DBS Digital Identity Checks

The date of the introduction of digital identity checks into the DBS checking process is, for the moment, still uncertain but prospective members should be aware that the chosen providers, The Post Office, are making great progress ahead of some of the other organisations hoping to achieve swift certification! It’s only a matter of time.

Once the service is approved and able to make live, the option to undertake a digital ID check will appear in your account. The cost for processing a check with the Easy ID Post Office platform is expected to be around £4.50+VAT, which can also include a UK Right to Work Check.   

Additionally, CBS will be integrating with other digital ID providers over the coming months to offer clients alternative processing solutions. 

The text below is the most updated information provided by Complete Background Screening (CBS) Ltd:

The DBS digital identity guidelines enable people of all nationalities to prove their identity digitally, typically using government-issued documents.

Digital identity must be undertaken by certified identity service providers (IDSPs). Any organisation that is able to meet the requirements set out in the latest version of the UK digital identity and attributes framework, and the DBS digital identity verification guidance, can become a certified IDSP.

Audit and certification is undertaken by certification bodies recognised by the United Kingdom Accreditation Service, also known as UKAS.

A list of certified IDSPs and information around how to become certified can be found in the Department for Digital, Culture, Media & Sport’s digital identity certification guidance.

Certified IDSPs will work directly with Registered Bodies (RBs) for Standard, Enhanced, and Enhanced with Barred List(s) DBS checks, and with Responsible Organisations (ROs) for Basic DBS checks. RBs and ROs are responsible for ensuring that the identity check process is managed in accordance with DBS guidelines, as specified in the DBS code of practice, and DBS Basic processing standards.

RBs and ROs may choose which method is used to assure the identity of an application based on the following DBS identity guidelines:

The temporary changes to ID checking guidelines as a result of COVID-19 remain in place and continue to be a valid means to verify the applicant’s identity. These changes are detailed in our ‘COVID-19: Changes to DBS ID checking guidelines’ news story.

Government Guidelines for DBS Digital Identity Checks

DBS guidelines align to government guidelines for identity proofing, which can be found in the ‘How to prove and verify someone’s identity’ guidance.

The government guidelines for identity proofing outline four levels of confidence when verifying an identity. Following a risk assessment, DBS has specified:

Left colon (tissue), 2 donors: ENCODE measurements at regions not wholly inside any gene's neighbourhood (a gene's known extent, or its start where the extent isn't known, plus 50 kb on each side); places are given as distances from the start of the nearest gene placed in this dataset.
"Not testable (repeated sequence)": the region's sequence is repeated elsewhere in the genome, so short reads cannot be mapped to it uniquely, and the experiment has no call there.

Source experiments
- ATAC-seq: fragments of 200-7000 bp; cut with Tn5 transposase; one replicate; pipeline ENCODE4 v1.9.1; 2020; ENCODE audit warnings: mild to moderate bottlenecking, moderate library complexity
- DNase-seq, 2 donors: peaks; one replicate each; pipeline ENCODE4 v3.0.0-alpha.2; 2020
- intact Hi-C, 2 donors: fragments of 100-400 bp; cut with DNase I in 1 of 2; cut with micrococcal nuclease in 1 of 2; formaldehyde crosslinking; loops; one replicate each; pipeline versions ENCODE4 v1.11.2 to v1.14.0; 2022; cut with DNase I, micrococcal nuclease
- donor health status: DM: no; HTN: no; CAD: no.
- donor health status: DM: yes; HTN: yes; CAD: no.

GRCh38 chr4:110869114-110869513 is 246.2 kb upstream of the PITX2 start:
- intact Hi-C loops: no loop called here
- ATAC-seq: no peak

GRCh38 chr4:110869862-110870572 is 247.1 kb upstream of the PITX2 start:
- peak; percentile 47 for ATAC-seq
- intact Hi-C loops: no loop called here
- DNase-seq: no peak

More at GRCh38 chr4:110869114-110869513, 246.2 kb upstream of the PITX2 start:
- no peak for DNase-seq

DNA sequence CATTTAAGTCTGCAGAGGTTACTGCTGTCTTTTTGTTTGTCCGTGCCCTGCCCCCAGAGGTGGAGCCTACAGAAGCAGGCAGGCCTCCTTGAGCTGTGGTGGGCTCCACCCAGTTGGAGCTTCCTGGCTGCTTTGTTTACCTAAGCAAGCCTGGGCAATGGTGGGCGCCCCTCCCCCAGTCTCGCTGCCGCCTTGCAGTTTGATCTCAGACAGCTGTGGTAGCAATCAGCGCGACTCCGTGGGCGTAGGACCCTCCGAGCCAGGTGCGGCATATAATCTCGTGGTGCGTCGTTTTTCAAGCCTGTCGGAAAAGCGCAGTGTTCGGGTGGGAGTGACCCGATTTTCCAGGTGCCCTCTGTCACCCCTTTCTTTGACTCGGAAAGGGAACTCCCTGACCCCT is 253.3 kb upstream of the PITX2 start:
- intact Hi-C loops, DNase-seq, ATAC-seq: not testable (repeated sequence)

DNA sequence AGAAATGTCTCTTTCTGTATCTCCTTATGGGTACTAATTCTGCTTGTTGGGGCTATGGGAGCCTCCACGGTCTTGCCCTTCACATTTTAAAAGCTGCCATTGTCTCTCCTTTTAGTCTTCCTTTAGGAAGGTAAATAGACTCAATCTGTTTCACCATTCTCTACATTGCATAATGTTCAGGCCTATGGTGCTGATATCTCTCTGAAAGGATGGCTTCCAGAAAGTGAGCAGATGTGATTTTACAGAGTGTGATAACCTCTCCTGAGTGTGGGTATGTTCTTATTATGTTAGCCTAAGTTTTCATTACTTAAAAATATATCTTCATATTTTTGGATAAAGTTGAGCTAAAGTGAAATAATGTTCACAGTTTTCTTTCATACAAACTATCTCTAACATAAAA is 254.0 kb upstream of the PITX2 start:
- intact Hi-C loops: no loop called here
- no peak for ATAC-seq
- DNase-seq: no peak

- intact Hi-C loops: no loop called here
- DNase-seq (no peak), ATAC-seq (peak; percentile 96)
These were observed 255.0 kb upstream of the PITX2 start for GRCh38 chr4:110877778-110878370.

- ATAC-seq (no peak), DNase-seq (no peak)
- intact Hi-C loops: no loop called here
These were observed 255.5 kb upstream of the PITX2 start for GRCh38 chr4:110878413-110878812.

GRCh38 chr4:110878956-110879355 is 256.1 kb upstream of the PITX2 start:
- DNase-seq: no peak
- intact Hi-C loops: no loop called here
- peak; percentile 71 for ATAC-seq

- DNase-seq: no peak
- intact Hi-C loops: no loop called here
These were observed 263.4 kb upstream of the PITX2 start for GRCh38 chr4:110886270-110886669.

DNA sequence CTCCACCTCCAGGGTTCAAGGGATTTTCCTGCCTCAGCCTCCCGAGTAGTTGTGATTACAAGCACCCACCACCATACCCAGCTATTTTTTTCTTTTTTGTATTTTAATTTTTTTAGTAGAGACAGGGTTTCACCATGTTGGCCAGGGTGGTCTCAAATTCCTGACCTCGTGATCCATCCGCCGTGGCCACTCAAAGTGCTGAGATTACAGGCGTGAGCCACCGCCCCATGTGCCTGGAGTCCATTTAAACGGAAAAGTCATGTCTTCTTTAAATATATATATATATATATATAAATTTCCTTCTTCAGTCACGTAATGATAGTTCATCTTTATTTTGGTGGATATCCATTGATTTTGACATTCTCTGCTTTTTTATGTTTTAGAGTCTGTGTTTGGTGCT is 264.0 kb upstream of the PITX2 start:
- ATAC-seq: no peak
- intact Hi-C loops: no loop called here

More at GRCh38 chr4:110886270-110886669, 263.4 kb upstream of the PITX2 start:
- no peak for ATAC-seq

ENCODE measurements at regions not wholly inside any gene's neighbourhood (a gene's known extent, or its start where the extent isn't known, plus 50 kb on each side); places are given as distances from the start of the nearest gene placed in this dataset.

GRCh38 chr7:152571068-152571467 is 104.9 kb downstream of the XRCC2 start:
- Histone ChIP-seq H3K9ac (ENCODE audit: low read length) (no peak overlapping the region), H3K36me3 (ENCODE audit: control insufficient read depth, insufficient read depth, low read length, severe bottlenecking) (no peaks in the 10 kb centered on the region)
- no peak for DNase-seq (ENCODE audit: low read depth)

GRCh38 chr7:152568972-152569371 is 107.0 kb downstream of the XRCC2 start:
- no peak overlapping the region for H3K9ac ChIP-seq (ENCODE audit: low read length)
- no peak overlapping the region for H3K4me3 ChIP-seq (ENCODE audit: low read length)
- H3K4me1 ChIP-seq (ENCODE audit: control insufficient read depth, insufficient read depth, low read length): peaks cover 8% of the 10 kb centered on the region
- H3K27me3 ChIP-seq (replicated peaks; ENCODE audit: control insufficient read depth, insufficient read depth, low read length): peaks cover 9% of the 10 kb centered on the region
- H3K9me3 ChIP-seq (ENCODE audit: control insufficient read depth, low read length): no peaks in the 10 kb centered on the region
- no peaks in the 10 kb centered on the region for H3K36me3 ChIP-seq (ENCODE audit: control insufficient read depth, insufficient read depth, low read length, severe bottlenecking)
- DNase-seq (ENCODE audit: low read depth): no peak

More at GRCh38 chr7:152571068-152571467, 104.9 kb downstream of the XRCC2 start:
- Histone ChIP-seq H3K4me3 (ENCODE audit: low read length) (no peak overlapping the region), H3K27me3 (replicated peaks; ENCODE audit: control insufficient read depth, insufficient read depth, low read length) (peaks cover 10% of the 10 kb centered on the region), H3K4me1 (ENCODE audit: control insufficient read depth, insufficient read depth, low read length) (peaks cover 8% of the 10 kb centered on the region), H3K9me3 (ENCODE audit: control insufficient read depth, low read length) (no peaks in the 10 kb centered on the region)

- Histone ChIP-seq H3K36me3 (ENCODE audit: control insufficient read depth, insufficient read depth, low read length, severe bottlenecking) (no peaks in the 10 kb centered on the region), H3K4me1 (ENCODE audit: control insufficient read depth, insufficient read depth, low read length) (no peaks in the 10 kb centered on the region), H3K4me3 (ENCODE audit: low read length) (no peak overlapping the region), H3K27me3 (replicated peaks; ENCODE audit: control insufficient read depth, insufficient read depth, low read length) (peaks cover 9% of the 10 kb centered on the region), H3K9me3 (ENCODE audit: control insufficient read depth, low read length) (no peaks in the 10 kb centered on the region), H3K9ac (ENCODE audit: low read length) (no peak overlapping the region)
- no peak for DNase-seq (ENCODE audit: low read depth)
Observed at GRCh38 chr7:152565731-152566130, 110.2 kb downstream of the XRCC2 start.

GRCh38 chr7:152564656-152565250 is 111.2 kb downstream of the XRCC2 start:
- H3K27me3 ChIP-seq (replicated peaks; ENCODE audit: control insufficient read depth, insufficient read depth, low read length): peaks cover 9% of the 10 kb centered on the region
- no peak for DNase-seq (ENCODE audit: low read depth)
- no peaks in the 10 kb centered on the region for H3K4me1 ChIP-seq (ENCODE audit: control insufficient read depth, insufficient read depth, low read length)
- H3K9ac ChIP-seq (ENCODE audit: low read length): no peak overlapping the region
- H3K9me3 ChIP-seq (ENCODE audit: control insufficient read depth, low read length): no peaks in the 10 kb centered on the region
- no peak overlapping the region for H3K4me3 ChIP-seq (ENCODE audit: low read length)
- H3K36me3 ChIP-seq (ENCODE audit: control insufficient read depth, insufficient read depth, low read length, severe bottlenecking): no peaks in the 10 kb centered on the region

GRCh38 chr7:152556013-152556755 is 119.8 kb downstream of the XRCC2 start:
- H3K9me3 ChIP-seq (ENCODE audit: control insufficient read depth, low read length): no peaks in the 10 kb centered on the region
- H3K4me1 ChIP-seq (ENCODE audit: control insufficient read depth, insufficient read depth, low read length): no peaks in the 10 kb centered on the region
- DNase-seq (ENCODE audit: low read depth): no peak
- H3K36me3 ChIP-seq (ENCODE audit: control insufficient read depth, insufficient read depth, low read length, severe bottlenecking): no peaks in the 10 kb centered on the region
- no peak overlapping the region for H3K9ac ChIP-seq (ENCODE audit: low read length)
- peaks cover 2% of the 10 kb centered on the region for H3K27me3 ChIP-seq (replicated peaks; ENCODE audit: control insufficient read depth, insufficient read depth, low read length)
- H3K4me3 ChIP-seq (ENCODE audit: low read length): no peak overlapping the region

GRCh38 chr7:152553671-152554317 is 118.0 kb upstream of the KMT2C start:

• ‘High confidence’ for Standard, Enhanced, and Enhanced with Barred List(s) DBS checks
  • ‘Medium confidence’ for Basic DBS checks

These guidelines score individual documents based on how difficult it is to forge or create a counterfeit document. Strength scores are awarded based on the security features in the document, the information it has, and how the person’s identity was checked when the evidence was issued.

A passport with a biometric chip for example, will score higher than a UK driving licence, and a UK driving licence would achieve a higher score than a birth certificate or adoption certification. All are valid forms of identity.

The strength and validity scores of the documents used will determine whether activity history and identity fraud checks are also needed to confirm the person’s identity to the required confidence level.

RBs and ROs must ensure that applications are presented to DBS in the person’s official name, and that their current permanent address is verified.

A person’s current address may be verified digitally through an ‘authoritative source’. An authoritative source, used as part of an identity check, is responsible for ensuring the integrity of the information held is both protected and up-to-date. The authoritative source must also do one of the following:

  • Issue evidence – for example, the Driver and Vehicle Licensing Agency (DVLA) issues evidence such as driving licences
  • Obtain information from an organisation that issues evidence – for example, credit reference agencies can have authoritative information about bank accounts
  • Obtain information from another authoritative source – for example, from another identity scheme

A person’s current address may also be verified in-person, using documentary evidence from the list of documents set out in the following DBS ID guidelines, dependent on the level of DBS check being applied for:

Please note, the permanent address is the applicant’s correspondence address and this is where DBS will send the applicant’s DBS certificate.

Certified IDSPs may provide a ‘reusable verified identity’ which must be protected using ‘medium quality authenticators’ as outlined in the ‘Using authenticators to protect an online service’ guidance.

When a reusable identity is accepted, the RB or RO must ensure that the applicant’s current address is verified in the 90 days prior to the application being sent to DBS.

Please stay tuned in order to remain updated with what’s going on with this innovative enhancement to the DBS checking process.

If your organisation is looking to carry out DBS checks, please visit our safeguarding page to find information on the WSA‘s competitively priced, uniquely bilingual and completely online service, and go to the Vibrant Nation website to apply.

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